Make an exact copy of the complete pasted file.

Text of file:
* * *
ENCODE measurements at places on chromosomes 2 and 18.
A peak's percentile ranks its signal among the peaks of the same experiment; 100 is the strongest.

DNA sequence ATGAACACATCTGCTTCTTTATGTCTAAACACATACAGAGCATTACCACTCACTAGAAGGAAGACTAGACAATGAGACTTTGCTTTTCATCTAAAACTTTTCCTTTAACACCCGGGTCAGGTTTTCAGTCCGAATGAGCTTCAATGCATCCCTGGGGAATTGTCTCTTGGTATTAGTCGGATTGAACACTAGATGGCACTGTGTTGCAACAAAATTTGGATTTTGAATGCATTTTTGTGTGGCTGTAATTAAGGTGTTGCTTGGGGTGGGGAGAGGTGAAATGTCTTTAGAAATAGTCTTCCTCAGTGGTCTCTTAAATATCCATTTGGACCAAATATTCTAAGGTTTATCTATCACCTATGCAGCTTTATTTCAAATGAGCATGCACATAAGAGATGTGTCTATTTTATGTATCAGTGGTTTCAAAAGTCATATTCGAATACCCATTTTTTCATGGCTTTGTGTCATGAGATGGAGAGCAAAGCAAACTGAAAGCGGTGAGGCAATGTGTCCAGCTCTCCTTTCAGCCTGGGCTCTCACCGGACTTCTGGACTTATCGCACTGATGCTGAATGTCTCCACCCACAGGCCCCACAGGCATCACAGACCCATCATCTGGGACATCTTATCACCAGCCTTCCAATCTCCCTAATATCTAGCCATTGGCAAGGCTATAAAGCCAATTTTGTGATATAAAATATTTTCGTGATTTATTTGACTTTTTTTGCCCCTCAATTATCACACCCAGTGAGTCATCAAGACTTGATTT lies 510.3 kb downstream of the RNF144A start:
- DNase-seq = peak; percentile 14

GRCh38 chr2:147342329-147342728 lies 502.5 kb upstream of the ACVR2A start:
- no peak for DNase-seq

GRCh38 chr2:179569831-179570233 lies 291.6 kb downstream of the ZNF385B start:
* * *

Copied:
ENCODE measurements at places on chromosomes 2 and 18.
A peak's percentile ranks its signal among the peaks of the same experiment; 100 is the strongest.

DNA sequence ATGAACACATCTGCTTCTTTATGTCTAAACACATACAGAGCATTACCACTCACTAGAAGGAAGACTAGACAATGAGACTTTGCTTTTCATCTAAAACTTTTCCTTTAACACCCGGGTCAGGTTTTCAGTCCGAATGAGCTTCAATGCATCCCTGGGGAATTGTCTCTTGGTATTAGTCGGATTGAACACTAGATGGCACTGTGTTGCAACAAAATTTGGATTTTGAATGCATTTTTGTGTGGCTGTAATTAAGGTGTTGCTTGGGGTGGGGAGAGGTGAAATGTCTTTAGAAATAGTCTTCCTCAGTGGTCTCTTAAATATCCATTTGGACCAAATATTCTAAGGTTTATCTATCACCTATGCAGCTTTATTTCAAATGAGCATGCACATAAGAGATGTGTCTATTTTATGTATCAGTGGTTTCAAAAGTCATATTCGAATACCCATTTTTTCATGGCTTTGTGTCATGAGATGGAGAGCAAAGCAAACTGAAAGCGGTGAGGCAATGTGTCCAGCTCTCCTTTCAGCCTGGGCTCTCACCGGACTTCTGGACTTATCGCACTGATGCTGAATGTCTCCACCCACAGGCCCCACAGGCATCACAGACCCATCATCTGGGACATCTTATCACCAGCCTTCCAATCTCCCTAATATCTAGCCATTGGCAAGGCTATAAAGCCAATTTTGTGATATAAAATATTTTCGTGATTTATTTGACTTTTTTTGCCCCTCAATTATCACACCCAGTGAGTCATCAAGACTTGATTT lies 510.3 kb downstream of the RNF144A start:
- DNase-seq = peak; percentile 14

GRCh38 chr2:147342329-147342728 lies 502.5 kb upstream of the ACVR2A start:
- no peak for DNase-seq

GRCh38 chr2:179569831-179570233 lies 291.6 kb downstream of the ZNF385B start: